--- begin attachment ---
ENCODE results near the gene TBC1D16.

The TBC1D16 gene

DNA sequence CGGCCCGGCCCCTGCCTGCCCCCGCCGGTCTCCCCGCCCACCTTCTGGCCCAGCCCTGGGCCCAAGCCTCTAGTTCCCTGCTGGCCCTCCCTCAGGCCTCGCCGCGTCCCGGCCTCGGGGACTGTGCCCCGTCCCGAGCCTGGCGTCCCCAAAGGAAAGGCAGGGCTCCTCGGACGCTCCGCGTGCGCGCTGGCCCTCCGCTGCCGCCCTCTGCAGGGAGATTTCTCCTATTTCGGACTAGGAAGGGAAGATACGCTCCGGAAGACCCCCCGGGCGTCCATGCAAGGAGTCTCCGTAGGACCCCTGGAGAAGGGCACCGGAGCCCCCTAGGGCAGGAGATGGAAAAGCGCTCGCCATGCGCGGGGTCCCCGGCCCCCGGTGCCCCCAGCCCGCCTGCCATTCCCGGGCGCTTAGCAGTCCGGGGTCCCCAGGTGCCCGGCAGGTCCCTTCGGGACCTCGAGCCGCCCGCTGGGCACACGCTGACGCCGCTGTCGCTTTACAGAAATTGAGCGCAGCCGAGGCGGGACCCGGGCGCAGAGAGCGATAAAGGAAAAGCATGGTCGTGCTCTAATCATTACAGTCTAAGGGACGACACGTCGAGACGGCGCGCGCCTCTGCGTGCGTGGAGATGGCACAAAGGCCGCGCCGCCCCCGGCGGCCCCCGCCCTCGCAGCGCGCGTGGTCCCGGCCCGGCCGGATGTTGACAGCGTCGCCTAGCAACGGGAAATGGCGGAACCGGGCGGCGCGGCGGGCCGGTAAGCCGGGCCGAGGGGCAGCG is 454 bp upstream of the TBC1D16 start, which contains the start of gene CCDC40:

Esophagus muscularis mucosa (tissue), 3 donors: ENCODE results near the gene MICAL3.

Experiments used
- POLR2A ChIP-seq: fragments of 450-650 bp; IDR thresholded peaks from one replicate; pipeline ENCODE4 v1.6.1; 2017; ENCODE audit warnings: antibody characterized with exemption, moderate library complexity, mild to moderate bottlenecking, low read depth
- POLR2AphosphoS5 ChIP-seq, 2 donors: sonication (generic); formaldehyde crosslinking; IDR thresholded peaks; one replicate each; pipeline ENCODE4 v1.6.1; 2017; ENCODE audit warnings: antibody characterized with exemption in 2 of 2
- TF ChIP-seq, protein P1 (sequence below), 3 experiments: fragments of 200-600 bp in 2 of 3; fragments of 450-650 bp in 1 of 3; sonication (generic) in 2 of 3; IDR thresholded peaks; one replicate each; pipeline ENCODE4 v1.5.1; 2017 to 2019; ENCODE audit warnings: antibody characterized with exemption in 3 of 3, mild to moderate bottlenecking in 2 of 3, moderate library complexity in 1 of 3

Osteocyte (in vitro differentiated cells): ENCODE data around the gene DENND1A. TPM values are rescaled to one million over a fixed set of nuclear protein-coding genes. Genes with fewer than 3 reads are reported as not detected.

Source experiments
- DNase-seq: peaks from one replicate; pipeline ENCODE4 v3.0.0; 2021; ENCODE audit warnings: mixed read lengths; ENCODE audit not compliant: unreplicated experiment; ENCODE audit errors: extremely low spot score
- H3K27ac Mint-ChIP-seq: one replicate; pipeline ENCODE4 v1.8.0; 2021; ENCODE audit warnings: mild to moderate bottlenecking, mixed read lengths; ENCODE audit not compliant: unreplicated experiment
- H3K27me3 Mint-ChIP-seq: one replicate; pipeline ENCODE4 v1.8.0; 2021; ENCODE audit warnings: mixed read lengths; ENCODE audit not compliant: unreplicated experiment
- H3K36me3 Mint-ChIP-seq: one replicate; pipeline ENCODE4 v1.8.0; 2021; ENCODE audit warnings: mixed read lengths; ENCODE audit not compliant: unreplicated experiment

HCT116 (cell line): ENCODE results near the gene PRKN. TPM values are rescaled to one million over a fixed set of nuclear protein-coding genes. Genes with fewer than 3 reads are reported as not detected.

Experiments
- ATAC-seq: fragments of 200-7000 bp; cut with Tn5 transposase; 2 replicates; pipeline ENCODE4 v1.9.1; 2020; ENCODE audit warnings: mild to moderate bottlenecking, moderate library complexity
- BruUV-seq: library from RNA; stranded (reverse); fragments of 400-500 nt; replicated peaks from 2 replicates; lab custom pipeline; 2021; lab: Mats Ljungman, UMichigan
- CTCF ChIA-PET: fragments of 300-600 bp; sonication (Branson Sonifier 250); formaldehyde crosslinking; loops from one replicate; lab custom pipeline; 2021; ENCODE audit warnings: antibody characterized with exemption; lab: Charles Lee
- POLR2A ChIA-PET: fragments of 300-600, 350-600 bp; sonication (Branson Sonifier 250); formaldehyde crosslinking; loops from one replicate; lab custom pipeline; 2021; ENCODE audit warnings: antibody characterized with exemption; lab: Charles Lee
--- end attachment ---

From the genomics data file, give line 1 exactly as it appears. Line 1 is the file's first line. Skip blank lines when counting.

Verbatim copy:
ENCODE results near the gene TBC1D16.